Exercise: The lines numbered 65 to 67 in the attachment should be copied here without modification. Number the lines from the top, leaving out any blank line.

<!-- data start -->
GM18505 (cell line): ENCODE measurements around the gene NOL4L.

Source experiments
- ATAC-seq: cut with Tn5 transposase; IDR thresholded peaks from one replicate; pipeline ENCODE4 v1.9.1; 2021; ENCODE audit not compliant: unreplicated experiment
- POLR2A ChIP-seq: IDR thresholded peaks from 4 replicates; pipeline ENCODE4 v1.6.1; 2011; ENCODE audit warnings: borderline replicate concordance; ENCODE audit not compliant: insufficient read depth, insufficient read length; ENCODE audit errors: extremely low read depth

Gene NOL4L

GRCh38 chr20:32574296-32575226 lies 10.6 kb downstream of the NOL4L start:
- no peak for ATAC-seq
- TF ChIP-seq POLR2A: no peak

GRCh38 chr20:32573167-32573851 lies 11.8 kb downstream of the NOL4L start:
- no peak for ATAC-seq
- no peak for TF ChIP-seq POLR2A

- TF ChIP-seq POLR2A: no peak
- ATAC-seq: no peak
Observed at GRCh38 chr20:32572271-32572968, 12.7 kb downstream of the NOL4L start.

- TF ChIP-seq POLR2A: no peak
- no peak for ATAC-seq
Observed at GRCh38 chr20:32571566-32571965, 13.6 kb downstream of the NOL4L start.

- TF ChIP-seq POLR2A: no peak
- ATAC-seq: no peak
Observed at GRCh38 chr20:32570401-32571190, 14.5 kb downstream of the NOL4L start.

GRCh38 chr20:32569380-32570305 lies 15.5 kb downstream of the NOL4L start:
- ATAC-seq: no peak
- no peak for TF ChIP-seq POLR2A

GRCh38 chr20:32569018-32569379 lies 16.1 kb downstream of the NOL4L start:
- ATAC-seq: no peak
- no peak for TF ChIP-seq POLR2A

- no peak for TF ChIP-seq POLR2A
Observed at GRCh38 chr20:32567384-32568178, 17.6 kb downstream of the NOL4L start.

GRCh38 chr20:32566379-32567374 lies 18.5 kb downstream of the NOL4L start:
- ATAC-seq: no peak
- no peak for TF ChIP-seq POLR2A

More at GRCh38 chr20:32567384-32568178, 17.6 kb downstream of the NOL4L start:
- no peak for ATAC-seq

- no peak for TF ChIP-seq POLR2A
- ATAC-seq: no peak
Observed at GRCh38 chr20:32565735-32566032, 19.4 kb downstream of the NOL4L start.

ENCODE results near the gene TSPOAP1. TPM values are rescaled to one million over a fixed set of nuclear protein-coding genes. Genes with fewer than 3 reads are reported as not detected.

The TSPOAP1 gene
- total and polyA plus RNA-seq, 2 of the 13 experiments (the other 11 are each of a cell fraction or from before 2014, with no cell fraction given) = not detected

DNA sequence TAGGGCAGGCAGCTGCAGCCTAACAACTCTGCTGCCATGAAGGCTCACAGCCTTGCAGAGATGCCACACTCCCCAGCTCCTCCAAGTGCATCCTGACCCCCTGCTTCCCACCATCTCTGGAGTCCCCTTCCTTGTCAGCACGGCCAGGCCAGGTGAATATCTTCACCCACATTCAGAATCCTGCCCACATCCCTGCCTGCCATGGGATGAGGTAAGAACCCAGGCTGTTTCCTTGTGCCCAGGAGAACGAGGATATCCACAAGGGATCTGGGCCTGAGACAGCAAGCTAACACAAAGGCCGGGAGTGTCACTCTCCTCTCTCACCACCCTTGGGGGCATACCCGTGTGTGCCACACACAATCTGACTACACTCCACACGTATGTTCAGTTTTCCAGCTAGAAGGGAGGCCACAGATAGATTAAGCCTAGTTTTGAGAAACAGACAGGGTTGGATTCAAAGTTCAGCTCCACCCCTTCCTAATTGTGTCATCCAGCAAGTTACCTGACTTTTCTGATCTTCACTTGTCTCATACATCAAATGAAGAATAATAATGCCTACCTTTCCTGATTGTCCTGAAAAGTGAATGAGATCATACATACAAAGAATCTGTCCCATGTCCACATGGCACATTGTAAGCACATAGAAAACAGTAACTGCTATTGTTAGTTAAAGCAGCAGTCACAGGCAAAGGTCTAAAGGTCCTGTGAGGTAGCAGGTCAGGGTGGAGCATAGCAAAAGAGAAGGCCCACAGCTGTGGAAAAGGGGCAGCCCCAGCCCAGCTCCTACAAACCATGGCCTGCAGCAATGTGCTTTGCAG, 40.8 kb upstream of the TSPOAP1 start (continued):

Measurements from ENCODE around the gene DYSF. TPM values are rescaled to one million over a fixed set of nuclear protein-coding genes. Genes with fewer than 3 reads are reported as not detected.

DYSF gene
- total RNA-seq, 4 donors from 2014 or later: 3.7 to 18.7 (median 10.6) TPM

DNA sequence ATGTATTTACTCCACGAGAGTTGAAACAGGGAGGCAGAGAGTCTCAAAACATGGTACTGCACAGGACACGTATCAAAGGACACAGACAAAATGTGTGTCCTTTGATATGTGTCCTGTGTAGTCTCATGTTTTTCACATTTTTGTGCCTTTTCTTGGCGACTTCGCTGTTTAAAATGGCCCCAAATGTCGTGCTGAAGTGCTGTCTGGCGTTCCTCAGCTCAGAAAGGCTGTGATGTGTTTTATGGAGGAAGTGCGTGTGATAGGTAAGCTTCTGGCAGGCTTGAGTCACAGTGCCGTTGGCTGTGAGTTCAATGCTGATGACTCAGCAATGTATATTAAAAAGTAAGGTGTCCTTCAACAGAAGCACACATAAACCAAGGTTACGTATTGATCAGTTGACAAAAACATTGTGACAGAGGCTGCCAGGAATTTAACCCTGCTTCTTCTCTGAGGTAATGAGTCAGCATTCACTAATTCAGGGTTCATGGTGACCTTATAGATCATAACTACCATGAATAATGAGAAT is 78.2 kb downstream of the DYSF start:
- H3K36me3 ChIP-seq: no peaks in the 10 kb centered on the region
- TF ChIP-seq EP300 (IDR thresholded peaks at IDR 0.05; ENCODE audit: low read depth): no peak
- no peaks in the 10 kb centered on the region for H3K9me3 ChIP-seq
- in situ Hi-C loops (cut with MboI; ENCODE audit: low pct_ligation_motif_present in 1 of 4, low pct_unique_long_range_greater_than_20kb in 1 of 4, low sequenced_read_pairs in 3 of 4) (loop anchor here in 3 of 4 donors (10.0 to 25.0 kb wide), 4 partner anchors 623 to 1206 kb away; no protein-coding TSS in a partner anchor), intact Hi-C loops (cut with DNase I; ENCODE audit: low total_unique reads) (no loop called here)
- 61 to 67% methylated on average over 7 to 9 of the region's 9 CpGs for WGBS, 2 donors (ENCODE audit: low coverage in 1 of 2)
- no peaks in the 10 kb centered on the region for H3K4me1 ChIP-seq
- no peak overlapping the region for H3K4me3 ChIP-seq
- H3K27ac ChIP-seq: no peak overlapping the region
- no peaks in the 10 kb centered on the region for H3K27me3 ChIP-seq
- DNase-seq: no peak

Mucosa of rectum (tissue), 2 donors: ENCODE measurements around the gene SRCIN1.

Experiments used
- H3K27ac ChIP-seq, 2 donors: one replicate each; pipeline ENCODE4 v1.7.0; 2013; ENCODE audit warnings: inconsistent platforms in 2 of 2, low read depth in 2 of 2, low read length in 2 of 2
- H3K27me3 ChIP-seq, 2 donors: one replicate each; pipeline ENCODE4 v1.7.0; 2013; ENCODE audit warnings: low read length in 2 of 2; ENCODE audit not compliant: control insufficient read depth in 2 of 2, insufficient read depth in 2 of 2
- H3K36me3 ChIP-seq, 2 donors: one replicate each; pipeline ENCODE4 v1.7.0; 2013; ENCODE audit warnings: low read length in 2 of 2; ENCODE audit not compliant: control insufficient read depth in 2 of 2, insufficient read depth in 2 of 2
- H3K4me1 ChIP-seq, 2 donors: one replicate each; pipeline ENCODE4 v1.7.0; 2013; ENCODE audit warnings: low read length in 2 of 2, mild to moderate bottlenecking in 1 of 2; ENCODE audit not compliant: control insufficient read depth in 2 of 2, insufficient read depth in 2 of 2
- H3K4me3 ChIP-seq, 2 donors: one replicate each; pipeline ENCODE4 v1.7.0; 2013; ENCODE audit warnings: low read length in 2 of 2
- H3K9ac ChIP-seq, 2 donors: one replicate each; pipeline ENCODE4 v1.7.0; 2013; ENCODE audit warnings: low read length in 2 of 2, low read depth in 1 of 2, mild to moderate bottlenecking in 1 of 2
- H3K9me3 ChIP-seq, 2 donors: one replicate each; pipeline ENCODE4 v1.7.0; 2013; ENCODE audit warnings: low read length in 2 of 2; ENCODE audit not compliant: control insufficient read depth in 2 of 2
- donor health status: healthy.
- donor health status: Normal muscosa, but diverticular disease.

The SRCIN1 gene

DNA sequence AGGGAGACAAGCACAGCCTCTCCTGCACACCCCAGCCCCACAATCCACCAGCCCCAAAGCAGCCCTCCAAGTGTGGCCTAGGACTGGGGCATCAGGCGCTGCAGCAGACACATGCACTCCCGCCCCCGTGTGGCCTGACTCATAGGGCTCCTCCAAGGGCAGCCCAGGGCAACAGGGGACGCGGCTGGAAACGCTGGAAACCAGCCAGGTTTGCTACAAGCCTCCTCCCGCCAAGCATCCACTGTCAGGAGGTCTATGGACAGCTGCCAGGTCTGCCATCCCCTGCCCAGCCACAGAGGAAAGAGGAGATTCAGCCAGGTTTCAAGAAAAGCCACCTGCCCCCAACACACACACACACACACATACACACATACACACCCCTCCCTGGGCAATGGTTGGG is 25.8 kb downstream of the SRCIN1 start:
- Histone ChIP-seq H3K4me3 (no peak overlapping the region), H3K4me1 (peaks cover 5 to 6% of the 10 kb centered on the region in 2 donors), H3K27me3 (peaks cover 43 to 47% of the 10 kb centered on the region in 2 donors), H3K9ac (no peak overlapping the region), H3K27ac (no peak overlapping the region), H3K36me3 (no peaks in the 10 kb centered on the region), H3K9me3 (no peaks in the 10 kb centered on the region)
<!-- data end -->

- donor health status: Normal muscosa, but diverticular disease.

The SRCIN1 gene

DNA sequence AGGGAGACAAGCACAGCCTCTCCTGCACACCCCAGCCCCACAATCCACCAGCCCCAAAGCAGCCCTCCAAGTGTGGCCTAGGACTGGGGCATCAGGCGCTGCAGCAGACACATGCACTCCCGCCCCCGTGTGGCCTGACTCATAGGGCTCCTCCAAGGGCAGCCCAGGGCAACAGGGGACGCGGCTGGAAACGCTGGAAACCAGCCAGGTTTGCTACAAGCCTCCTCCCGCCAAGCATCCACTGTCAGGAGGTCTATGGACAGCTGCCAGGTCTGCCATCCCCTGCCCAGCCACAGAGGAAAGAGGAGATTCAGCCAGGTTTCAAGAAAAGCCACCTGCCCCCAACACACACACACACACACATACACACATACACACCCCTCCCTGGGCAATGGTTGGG is 25.8 kb downstream of the SRCIN1 start: